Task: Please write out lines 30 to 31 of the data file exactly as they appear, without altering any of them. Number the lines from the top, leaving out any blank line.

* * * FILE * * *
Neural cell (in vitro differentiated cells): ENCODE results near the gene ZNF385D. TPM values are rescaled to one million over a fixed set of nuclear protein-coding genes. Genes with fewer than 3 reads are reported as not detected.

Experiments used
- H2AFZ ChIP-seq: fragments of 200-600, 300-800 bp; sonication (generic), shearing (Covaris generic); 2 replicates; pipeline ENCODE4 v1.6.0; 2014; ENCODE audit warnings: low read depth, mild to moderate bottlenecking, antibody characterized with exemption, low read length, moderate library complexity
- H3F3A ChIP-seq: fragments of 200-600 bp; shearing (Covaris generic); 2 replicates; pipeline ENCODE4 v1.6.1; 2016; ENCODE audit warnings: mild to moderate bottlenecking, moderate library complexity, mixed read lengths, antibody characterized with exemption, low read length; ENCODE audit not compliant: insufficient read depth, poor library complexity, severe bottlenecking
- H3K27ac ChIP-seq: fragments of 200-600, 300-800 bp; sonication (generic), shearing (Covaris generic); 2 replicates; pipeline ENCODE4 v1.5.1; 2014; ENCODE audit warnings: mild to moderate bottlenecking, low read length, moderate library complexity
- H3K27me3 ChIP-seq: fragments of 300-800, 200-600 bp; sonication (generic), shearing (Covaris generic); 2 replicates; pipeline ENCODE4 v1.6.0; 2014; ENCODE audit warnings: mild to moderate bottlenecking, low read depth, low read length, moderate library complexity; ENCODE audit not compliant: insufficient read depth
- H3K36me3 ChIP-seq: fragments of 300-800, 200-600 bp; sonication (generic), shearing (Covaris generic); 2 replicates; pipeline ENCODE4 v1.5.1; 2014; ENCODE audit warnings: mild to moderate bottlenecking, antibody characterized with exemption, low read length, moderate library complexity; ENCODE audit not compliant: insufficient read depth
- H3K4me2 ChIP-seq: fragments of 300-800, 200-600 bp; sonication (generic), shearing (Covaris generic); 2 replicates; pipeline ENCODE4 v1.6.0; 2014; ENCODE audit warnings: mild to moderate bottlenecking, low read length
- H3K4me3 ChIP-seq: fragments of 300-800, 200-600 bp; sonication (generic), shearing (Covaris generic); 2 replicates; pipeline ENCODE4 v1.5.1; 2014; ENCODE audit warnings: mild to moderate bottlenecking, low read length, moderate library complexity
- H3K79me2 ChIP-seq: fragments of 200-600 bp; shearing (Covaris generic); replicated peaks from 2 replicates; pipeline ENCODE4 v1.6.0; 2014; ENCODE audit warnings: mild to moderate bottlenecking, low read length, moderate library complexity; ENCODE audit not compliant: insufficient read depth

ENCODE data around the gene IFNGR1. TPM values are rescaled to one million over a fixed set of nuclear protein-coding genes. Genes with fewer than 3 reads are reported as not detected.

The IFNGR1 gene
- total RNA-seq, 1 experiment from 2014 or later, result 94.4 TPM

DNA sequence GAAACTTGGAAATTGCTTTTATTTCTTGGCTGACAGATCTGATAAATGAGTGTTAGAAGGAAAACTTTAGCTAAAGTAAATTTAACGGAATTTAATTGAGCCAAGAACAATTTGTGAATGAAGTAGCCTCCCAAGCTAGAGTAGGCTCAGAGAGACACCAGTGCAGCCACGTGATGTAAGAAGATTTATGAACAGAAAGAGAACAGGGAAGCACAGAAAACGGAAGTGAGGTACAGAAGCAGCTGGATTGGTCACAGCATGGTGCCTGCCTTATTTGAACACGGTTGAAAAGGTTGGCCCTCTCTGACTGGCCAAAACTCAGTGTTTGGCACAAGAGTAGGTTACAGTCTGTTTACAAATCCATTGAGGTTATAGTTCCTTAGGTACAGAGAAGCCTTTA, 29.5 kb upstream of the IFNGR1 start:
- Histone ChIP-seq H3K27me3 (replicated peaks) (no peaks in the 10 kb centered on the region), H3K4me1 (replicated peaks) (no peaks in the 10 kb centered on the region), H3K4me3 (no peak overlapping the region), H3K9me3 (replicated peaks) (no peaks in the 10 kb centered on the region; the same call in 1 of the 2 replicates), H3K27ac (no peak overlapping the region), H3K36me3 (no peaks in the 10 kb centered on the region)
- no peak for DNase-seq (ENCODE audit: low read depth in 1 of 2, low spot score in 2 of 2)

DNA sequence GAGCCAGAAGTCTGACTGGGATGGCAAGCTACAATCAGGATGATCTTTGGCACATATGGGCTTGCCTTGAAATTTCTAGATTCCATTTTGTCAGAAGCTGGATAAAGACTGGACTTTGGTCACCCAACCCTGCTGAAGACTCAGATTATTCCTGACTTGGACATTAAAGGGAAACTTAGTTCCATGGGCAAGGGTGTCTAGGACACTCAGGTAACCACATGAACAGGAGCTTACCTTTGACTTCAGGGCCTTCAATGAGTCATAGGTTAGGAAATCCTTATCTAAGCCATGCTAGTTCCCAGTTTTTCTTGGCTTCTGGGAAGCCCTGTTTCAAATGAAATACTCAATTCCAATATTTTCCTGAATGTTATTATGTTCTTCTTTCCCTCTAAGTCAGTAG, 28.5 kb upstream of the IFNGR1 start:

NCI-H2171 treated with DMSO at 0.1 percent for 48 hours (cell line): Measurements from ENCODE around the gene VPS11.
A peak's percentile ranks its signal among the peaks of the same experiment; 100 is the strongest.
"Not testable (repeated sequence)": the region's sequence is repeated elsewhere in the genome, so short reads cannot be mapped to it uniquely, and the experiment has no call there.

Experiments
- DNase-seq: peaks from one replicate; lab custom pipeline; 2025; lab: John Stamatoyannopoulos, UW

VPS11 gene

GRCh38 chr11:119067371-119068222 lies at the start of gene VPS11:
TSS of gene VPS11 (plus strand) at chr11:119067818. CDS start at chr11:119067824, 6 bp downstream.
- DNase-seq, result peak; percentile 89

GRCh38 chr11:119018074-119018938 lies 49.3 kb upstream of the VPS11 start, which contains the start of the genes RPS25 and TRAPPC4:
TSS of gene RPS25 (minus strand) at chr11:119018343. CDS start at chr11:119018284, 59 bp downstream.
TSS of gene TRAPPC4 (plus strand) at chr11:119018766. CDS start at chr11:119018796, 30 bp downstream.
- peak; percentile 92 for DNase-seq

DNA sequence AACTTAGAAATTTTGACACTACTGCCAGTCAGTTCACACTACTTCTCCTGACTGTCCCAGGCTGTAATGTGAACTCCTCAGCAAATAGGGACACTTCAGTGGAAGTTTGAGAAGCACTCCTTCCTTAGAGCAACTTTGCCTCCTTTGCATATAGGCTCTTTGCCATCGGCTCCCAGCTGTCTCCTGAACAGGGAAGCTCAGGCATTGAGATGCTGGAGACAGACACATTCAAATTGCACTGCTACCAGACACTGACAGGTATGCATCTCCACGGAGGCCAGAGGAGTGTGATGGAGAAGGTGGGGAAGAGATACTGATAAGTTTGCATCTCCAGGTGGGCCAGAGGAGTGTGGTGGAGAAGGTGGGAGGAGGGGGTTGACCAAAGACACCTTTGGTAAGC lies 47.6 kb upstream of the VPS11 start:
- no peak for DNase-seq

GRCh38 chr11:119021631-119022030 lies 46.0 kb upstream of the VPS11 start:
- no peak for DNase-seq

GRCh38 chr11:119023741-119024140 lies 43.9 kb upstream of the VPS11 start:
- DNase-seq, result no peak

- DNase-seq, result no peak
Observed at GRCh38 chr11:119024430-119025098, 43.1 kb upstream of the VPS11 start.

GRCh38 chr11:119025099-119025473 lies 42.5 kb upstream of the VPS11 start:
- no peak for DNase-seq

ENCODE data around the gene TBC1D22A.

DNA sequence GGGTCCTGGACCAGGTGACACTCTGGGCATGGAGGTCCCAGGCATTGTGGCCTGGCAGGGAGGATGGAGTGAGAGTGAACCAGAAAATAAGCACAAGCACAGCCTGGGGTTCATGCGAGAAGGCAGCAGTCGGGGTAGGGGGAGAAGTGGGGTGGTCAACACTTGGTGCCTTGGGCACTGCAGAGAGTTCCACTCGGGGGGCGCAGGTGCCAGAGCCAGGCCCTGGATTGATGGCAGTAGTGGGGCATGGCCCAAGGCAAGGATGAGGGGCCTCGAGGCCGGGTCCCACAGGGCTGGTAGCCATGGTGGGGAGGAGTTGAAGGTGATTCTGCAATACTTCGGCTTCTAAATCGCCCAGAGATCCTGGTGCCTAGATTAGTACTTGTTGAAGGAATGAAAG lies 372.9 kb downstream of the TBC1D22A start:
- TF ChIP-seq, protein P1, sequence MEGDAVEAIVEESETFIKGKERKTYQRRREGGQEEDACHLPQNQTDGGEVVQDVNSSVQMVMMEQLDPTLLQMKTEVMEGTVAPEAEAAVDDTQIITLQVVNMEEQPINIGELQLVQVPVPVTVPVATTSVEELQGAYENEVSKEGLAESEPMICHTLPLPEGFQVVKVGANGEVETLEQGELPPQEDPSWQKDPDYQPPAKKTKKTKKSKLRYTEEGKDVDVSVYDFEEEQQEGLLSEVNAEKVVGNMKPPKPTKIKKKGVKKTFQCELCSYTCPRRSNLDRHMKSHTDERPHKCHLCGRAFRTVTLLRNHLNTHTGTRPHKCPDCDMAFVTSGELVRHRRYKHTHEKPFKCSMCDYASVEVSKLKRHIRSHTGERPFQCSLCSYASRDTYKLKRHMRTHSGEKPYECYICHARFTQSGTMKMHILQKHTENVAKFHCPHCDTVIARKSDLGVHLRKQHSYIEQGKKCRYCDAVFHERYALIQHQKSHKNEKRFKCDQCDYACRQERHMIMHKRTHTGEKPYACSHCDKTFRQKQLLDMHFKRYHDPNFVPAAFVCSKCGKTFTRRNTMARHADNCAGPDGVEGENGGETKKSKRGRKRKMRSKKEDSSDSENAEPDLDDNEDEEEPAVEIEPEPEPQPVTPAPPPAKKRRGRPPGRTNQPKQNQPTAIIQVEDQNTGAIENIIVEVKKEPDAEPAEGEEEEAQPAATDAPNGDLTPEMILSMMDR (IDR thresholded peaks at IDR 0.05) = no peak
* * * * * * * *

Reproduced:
- peak; percentile 92 for DNase-seq

DNA sequence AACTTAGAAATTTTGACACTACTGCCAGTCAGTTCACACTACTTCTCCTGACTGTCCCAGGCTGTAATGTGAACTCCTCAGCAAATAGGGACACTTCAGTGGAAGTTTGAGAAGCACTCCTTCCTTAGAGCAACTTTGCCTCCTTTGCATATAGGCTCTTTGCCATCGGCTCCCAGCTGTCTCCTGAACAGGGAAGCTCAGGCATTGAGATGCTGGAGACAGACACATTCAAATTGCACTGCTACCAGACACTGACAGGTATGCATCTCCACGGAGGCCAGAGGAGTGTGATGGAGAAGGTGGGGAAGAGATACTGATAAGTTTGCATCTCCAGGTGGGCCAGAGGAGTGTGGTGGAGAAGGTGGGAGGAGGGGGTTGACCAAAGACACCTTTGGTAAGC lies 47.6 kb upstream of the VPS11 start: